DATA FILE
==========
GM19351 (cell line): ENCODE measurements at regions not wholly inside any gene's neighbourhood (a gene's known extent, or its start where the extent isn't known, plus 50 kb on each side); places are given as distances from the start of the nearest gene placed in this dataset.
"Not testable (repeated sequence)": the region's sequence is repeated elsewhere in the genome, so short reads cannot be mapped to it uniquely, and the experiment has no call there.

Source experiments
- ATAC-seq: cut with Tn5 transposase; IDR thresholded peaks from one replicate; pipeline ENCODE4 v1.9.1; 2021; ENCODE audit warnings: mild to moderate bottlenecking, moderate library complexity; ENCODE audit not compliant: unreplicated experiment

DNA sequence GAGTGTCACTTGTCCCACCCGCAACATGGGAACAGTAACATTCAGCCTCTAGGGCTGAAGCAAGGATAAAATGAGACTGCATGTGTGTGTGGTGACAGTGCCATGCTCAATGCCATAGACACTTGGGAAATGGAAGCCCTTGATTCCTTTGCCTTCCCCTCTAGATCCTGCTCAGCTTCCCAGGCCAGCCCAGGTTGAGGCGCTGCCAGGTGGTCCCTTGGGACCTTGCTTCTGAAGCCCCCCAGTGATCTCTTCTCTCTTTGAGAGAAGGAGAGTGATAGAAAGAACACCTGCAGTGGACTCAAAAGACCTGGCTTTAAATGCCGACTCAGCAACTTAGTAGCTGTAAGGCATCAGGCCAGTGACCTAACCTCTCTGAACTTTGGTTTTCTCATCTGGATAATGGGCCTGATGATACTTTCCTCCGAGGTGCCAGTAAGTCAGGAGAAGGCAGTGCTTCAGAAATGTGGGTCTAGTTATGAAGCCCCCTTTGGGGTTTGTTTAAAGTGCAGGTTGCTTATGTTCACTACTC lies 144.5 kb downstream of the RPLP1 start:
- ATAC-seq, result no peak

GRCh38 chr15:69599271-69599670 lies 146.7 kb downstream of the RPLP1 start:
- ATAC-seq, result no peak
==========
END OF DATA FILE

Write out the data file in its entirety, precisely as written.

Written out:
GM19351 (cell line): ENCODE measurements at regions not wholly inside any gene's neighbourhood (a gene's known extent, or its start where the extent isn't known, plus 50 kb on each side); places are given as distances from the start of the nearest gene placed in this dataset.
"Not testable (repeated sequence)": the region's sequence is repeated elsewhere in the genome, so short reads cannot be mapped to it uniquely, and the experiment has no call there.

Source experiments
- ATAC-seq: cut with Tn5 transposase; IDR thresholded peaks from one replicate; pipeline ENCODE4 v1.9.1; 2021; ENCODE audit warnings: mild to moderate bottlenecking, moderate library complexity; ENCODE audit not compliant: unreplicated experiment

DNA sequence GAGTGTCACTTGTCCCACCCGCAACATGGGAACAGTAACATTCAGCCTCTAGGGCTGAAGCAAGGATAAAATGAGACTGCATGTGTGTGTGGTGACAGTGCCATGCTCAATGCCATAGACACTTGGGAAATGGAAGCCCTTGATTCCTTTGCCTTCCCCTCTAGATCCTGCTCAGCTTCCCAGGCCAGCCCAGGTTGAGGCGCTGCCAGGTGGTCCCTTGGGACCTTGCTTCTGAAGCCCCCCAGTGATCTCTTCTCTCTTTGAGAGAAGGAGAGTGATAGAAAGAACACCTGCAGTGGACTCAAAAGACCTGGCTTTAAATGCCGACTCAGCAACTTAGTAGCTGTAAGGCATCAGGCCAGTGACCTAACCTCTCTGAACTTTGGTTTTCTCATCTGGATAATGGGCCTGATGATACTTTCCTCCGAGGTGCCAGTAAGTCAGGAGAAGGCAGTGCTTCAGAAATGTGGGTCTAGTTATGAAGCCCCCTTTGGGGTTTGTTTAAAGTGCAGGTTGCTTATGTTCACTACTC lies 144.5 kb downstream of the RPLP1 start:
- ATAC-seq, result no peak

GRCh38 chr15:69599271-69599670 lies 146.7 kb downstream of the RPLP1 start:
- ATAC-seq, result no peak